AstraZeneca’s COVID-19 vaccine: EMA to provide further context on risk of very rare blood clots with low blood platelets


EMA continues to monitor very rare blood clots with low blood platelets that occurred after vaccination with Vaxzevria (formerly COVID-19 Vaccine AstraZeneca).

In line with a request from the EU’s Commissioner for Health and Food Safety following a meeting of EU Health Ministers, EMA is undertaking a review of vaccination data and data on disease epidemiology (including infection rates, hospitalisations, morbidity and mortality).

The review by EMA’s human medicines committee (CHMP) will enable authorities to put the risks of Vaxzevria into the context of the benefits of ongoing vaccination campaigns. The Committee will also consider whether to update recommendations for a second dose of Vaxzevria in those who have already received the first dose.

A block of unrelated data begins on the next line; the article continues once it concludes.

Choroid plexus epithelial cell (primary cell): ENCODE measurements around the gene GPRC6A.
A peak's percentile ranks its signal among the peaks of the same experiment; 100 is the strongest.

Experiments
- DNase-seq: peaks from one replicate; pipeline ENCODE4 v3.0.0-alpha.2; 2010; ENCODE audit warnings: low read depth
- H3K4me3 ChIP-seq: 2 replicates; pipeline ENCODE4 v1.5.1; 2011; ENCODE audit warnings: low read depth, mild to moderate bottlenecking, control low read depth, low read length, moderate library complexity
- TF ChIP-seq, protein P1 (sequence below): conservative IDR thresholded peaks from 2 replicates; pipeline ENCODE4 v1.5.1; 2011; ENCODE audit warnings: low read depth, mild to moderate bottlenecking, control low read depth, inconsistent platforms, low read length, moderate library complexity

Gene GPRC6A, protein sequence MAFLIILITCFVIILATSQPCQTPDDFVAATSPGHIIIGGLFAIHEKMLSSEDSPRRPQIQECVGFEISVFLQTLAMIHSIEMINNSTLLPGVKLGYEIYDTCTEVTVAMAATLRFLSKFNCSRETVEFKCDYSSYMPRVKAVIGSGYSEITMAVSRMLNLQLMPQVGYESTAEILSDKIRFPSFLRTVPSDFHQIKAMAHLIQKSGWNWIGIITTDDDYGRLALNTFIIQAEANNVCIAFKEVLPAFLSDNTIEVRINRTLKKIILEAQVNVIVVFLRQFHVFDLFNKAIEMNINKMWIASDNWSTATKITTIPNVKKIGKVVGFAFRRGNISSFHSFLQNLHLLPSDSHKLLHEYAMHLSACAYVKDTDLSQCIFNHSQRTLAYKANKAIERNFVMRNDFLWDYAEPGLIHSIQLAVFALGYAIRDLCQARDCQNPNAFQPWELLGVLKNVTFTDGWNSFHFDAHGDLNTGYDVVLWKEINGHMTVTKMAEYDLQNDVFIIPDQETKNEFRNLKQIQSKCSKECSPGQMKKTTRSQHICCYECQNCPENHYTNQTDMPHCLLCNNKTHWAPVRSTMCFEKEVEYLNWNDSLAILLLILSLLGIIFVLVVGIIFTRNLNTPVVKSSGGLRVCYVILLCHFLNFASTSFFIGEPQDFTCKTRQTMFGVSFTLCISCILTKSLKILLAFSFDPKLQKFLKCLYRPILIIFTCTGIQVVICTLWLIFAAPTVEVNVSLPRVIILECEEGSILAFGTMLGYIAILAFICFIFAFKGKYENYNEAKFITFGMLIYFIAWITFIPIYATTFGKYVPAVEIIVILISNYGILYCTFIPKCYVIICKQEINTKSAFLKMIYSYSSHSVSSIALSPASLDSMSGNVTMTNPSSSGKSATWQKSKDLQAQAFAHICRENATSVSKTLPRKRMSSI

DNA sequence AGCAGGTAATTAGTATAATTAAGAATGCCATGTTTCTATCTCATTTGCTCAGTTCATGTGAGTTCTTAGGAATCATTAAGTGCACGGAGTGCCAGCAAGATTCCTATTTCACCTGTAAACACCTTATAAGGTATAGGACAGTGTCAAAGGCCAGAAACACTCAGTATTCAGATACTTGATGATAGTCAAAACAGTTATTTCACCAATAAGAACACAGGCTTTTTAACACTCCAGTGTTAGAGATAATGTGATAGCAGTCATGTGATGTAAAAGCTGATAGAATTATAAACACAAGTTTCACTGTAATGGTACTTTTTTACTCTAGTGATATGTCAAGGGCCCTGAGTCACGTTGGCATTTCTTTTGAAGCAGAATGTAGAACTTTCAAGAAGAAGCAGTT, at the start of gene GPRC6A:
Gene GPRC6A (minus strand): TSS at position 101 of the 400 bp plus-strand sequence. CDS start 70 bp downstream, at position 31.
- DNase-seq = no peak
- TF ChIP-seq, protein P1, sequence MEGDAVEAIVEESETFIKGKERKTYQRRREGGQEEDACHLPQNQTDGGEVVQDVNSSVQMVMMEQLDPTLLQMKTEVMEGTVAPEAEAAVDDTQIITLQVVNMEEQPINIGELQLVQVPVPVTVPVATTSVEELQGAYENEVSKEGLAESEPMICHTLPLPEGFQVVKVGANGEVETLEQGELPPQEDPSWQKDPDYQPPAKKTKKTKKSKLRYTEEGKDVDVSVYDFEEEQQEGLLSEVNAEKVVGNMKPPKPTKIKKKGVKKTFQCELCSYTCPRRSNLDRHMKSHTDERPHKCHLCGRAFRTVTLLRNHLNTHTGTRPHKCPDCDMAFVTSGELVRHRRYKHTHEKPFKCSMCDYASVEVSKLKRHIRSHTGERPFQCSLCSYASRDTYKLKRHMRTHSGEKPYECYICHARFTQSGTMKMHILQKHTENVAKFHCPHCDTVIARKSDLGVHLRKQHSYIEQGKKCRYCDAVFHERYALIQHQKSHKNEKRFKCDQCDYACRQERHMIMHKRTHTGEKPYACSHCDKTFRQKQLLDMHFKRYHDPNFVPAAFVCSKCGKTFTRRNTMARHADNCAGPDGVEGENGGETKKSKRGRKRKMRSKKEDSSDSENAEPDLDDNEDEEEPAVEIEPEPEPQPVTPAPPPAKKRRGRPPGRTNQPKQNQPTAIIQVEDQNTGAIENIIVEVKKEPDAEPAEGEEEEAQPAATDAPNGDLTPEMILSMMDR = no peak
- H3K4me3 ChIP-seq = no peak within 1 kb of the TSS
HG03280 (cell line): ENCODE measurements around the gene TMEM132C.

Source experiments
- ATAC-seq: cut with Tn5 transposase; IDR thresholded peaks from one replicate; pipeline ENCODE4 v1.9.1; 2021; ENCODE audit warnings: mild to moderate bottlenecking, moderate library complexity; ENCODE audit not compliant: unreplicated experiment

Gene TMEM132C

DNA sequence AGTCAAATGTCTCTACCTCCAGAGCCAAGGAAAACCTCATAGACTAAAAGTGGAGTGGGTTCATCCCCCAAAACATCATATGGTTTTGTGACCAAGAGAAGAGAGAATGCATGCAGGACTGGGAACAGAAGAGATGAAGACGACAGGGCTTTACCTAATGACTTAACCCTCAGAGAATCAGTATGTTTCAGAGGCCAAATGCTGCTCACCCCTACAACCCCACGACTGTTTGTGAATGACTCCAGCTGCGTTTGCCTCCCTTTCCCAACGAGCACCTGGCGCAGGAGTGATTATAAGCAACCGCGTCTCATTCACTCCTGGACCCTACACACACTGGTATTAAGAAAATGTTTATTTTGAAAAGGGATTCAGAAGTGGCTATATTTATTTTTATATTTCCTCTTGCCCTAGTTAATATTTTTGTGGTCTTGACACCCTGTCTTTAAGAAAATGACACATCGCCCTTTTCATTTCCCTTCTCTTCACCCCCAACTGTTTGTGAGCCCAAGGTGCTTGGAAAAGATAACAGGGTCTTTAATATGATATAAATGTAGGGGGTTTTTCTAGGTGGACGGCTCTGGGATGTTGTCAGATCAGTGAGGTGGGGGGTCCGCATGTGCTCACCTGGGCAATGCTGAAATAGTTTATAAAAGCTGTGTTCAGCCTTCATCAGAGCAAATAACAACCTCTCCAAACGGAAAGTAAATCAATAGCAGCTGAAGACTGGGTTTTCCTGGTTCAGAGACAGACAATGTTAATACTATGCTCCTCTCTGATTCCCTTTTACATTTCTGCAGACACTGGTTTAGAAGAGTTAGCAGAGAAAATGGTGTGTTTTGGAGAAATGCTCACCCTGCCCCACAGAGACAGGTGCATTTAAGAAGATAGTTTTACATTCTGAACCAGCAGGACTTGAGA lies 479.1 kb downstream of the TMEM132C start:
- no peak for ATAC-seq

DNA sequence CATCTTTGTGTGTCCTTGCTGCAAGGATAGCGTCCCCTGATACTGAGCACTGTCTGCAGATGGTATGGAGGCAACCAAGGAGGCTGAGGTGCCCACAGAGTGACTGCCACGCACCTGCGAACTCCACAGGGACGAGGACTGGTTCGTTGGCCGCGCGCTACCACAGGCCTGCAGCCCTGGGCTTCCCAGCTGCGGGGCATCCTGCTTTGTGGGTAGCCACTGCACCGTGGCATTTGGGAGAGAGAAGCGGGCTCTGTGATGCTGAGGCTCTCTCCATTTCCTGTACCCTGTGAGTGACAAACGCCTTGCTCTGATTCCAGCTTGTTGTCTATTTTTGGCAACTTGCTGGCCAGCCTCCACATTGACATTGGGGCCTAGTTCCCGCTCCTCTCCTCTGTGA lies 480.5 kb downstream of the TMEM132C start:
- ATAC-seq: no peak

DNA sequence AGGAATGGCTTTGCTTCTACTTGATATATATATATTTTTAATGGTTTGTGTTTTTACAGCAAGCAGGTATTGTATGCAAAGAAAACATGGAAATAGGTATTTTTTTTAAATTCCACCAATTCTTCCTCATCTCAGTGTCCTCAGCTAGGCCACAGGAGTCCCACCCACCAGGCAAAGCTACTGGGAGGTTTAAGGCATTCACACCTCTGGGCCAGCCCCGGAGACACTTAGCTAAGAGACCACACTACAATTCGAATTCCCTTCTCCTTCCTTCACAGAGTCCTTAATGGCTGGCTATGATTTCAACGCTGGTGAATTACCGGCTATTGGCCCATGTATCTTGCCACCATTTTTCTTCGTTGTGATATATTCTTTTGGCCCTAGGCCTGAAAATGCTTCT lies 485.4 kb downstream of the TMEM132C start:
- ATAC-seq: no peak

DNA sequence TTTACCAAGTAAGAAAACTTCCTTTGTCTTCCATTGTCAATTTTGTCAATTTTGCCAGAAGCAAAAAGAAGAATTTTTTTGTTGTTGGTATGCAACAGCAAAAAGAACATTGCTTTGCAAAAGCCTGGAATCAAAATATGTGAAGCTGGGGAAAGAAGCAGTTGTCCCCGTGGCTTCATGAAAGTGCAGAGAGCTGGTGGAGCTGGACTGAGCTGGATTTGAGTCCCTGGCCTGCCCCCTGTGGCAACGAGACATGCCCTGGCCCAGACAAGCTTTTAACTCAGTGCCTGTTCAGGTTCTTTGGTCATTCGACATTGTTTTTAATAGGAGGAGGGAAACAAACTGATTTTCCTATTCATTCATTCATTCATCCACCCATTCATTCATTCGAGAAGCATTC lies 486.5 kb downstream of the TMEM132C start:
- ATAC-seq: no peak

EMA considers the overall benefits of the vaccine continue to outweigh the risks in people being vaccinated. The CHMP’s review will support ongoing national vaccination campaigns in their decisions on how to optimally deploy the vaccine

As for all vaccines, EMA will continue to monitor Vaxzevria’s safety and effectiveness and provide the public with the latest information.

More about the vaccine

Vaxzevria is a vaccine for preventing coronavirus disease 2019 (COVID-19) in people aged 18 years and older. COVID-19 is caused by SARS-CoV-2 virus. Vaxzevria is made up of another virus (of the adenovirus family) that has been modified to contain the gene for making a protein from SARS-CoV-2. The vaccine does not contain the virus itself and cannot cause COVID-19.

The most common side effects with Vaxzevria are usually mild or moderate and improve within a few days after vaccination. More information about the vaccine is available on EMA’s website.

More about the procedure

The European Commission requested this review under Article 5(3) of Regulation 726/2004 following an informal meeting of EU health ministers on 7 April 2021. The review will be carried out by EMA’s Committee for Medicinal Products for Human Use (CHMP), which is responsible for questions concerning medicines for human use. The CHMP’s review will build on the work of EMA’s safety committee (PRAC).

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